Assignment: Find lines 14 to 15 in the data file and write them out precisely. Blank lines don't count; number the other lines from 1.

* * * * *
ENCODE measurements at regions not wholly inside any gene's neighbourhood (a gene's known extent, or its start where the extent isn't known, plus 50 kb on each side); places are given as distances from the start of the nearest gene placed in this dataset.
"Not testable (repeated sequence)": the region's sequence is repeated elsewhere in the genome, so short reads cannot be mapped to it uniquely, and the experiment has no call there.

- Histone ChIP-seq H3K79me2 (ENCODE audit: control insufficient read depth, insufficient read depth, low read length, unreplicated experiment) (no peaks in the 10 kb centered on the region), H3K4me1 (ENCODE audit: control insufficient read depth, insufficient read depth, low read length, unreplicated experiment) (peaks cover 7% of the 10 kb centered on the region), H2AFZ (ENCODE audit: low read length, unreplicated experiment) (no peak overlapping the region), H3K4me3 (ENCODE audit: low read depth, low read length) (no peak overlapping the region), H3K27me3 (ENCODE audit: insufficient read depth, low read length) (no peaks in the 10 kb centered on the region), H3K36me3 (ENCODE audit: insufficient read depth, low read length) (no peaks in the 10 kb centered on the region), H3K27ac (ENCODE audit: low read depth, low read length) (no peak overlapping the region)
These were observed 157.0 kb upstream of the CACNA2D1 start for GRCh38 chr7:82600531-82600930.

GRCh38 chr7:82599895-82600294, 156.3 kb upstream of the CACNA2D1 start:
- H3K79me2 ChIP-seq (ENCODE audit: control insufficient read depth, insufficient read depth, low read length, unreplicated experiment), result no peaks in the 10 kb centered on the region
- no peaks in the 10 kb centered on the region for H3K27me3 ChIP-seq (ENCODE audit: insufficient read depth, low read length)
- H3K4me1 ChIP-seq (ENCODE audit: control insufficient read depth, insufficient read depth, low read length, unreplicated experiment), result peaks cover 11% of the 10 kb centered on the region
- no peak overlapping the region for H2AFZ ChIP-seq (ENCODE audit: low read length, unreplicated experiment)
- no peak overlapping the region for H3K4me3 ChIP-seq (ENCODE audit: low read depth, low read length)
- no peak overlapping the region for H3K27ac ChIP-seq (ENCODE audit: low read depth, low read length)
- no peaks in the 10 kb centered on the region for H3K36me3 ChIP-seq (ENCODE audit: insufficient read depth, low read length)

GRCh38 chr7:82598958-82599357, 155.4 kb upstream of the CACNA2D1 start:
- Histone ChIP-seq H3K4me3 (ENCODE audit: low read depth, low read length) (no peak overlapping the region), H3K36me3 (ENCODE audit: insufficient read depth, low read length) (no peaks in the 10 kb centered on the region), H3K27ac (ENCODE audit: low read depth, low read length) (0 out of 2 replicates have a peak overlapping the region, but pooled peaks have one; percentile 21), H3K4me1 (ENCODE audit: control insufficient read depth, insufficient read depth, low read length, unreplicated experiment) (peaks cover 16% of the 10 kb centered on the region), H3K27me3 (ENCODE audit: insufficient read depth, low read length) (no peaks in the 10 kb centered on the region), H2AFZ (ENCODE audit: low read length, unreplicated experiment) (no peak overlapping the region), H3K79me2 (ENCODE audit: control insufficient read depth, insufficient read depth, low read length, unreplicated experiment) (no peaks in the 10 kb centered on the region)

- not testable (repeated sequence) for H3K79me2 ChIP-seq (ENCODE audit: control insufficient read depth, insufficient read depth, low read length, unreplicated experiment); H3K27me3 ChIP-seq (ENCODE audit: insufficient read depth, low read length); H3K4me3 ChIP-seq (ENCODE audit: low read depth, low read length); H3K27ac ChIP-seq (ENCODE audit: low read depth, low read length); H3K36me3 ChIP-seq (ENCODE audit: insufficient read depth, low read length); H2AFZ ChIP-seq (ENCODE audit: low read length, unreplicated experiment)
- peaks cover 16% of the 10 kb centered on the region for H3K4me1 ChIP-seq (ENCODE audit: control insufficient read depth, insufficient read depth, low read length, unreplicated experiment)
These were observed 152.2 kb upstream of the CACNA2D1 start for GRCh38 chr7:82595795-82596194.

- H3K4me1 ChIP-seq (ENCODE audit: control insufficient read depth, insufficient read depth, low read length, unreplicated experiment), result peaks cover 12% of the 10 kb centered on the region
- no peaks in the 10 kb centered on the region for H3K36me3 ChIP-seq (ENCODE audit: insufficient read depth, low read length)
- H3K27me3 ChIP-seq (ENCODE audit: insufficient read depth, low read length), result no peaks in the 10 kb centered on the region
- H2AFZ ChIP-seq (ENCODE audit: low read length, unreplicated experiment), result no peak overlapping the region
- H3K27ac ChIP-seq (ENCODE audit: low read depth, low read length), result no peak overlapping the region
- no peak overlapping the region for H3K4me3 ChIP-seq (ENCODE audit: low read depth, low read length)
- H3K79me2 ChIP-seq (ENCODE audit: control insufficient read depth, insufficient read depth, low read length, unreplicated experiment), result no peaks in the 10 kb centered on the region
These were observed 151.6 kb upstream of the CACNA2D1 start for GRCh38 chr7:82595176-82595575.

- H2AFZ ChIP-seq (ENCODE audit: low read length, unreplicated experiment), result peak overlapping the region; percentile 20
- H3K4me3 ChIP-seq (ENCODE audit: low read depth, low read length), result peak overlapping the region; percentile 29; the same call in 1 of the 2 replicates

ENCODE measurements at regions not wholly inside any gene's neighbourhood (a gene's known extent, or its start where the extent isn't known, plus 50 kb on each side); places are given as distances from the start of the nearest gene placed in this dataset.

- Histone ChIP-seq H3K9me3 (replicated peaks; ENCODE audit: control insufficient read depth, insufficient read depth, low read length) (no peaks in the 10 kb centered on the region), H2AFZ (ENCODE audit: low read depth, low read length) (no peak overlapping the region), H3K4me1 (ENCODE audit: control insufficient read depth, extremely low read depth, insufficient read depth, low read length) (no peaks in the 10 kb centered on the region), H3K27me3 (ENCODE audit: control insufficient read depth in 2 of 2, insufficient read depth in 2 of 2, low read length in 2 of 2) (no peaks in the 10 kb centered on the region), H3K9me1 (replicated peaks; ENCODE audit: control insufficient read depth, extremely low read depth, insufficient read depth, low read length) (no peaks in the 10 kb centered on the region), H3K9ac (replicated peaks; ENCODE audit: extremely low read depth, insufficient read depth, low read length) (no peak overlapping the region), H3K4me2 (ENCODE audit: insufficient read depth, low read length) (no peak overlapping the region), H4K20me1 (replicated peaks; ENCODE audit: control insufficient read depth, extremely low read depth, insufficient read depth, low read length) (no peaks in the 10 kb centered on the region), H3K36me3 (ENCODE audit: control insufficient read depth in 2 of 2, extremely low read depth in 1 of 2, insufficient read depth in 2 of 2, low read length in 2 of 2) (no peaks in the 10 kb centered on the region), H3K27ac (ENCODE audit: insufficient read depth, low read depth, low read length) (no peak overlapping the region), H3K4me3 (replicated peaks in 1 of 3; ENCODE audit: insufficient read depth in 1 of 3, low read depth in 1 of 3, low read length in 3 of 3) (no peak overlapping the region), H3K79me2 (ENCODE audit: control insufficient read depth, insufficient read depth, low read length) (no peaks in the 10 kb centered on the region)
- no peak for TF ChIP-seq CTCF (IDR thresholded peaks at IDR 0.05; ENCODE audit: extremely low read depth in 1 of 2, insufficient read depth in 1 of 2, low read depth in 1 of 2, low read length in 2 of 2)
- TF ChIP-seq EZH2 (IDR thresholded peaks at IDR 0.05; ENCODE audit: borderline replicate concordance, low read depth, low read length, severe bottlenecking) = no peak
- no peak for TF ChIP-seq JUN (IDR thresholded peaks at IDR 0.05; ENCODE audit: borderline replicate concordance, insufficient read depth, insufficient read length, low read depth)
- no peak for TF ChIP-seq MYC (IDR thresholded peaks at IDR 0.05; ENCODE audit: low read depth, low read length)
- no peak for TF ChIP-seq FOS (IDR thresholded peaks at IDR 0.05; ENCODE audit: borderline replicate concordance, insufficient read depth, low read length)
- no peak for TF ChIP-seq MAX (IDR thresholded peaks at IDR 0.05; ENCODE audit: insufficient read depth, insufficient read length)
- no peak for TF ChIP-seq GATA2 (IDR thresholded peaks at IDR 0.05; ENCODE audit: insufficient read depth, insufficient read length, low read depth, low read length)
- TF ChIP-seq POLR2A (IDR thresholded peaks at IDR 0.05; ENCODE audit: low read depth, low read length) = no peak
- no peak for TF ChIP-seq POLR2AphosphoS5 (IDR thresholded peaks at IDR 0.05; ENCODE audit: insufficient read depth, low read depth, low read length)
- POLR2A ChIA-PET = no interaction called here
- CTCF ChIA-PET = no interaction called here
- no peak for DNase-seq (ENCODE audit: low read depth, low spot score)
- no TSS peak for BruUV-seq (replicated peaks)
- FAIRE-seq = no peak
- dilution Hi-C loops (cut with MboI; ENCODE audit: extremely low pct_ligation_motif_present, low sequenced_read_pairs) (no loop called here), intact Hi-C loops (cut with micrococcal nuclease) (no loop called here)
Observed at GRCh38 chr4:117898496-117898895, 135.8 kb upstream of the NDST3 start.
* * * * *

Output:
- Histone ChIP-seq H3K4me3 (ENCODE audit: low read depth, low read length) (no peak overlapping the region), H3K36me3 (ENCODE audit: insufficient read depth, low read length) (no peaks in the 10 kb centered on the region), H3K27ac (ENCODE audit: low read depth, low read length) (0 out of 2 replicates have a peak overlapping the region, but pooled peaks have one; percentile 21), H3K4me1 (ENCODE audit: control insufficient read depth, insufficient read depth, low read length, unreplicated experiment) (peaks cover 16% of the 10 kb centered on the region), H3K27me3 (ENCODE audit: insufficient read depth, low read length) (no peaks in the 10 kb centered on the region), H2AFZ (ENCODE audit: low read length, unreplicated experiment) (no peak overlapping the region), H3K79me2 (ENCODE audit: control insufficient read depth, insufficient read depth, low read length, unreplicated experiment) (no peaks in the 10 kb centered on the region)

- not testable (repeated sequence) for H3K79me2 ChIP-seq (ENCODE audit: control insufficient read depth, insufficient read depth, low read length, unreplicated experiment); H3K27me3 ChIP-seq (ENCODE audit: insufficient read depth, low read length); H3K4me3 ChIP-seq (ENCODE audit: low read depth, low read length); H3K27ac ChIP-seq (ENCODE audit: low read depth, low read length); H3K36me3 ChIP-seq (ENCODE audit: insufficient read depth, low read length); H2AFZ ChIP-seq (ENCODE audit: low read length, unreplicated experiment)